Tell us where you have lived – and for how long – since you were born; whether you’ve always lived in the same place, or perhaps in a variety of places. (100 word limit)
This prompt allows you to share your geographical landscape. In addition to recounting the places you have lived, you should also consider the influence of these locations on you. Your response to this question provides context regarding your life experience. You can also include your impressions about where you lived. Were there specific cultural ties? Was it a diverse or homogeneous community? Did you feel comfortable there? Did your family move for job opportunities? Or did you basically live in the same place for most of your life?
We all exist within communities or groups of various sizes, origins, and purposes; pick one and tell us why it is important to you, and how it has shaped you. (100-word limit)
Briefly describe your selected community/group and your place within it. Then focus your discussion on how the group affects you. Why is this community important to you? Your response reflects how you view yourself in relation to others. This prompt touches on the impact of groups on individual thinking and vise versa. What does your membership within this community reveal about you? Discuss how you are similar or different from the larger group.
Note: If you are interested in Chemistry, Computer Science, Engineering, Geology, Mathematics or Physics, you must complete additional Science/Engineering statements. Likewise, if you are applying to the 8-year Program in Liberal Medical Education (PLME) or the 5-year Brown/RISD Dual Degree Program (BRDD), you must also complete additional special programs statements.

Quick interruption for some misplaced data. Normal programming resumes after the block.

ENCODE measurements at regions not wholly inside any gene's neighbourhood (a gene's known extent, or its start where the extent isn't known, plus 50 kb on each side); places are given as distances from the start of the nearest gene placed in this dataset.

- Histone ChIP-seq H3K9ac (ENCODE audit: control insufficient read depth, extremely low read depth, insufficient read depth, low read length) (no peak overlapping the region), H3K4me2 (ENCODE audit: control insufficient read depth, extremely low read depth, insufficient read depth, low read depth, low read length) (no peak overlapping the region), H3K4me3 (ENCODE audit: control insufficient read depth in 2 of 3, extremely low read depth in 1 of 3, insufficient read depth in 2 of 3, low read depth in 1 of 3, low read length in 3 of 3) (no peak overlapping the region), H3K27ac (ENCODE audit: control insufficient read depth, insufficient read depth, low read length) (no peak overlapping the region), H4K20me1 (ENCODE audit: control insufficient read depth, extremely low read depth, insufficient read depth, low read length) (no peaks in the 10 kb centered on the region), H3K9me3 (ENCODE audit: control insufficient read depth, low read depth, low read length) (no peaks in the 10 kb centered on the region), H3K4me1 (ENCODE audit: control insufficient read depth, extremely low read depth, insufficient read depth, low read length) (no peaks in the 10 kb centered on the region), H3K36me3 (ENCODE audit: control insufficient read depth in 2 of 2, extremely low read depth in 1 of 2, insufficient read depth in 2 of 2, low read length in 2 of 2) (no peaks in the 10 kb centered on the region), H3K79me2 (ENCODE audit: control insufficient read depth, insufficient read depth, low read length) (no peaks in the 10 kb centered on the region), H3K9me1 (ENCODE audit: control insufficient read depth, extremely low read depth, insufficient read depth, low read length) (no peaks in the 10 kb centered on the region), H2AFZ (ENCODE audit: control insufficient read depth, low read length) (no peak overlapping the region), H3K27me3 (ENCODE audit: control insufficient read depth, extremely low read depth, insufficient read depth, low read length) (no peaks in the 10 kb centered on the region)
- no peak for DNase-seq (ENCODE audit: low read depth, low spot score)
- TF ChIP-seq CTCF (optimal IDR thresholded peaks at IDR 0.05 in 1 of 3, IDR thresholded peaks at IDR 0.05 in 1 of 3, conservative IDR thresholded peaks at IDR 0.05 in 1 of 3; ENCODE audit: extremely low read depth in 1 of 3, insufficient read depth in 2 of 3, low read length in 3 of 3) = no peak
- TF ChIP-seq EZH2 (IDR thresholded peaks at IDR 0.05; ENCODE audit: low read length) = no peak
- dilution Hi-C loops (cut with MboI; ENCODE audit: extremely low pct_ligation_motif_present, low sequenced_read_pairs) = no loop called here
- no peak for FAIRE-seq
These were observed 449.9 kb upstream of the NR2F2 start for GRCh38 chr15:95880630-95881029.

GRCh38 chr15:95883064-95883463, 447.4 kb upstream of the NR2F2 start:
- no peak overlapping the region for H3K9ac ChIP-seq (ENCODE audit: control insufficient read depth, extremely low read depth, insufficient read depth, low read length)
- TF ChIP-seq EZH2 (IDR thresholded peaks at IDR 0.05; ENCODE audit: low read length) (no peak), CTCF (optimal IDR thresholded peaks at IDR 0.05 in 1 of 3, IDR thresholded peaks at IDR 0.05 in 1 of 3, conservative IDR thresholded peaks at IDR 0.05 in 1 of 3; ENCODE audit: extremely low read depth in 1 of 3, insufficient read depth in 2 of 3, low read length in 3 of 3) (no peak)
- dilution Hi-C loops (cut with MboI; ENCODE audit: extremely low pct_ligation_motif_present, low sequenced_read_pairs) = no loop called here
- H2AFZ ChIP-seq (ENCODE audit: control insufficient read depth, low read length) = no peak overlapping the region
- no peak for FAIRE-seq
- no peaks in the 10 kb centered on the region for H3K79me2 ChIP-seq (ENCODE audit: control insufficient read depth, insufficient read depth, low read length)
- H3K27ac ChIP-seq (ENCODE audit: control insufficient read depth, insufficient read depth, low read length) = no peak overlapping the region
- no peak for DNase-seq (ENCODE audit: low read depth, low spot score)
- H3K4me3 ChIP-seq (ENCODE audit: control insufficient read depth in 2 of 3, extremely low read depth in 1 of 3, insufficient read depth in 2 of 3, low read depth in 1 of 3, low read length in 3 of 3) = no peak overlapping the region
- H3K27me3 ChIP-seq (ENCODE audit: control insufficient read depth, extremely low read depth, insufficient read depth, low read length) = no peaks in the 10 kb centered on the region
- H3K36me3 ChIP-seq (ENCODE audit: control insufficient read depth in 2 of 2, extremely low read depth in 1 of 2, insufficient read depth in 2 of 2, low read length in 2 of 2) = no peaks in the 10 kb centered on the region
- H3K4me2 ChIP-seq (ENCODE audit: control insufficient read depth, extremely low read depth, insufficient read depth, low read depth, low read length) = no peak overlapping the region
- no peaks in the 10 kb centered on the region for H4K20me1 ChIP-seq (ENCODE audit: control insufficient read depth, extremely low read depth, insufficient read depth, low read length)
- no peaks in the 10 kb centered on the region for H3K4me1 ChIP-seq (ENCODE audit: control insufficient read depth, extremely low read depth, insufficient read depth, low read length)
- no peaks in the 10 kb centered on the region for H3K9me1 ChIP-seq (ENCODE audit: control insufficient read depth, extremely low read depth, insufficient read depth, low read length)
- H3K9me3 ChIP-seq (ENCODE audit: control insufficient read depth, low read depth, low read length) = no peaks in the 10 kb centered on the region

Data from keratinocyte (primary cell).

There are a lot of numbers to take into account. Brown has a highly competitive applicant pool. It received 30,397 undergraduate applications for the class of 2019. Only 2,580 or 8.5% were offered admission and more than 90% of the students admitted were in the top 10% of their high school class. Your essays make you more than the sum of your numbers.
Don’t panic. The best approach is to stay relaxed and focused. Keep in mind, while adhering to the designated word limits, your goal is to distinguish yourself from your peers by sharing your personal examples, anecdotes, and perspectives. In short, by providing sincere insight into what makes you unique and a good match for Brown! Be sure to allow yourself appropriate time to reflect on your educational goals and to convey your most compelling self to the admissions committee through your essay responses.
By Marie Todd, Accepted’s college admissions specialist. Marie has worked in college admissions for over twenty years. She has both counseled applicants and evaluated applications. Most recently she evaluated 5000+ applications for the University of Michigan’s College of Literature, Science and the Arts; College of Engineering; School of Kinesiology. She is available to assist you (or your child) with your applications.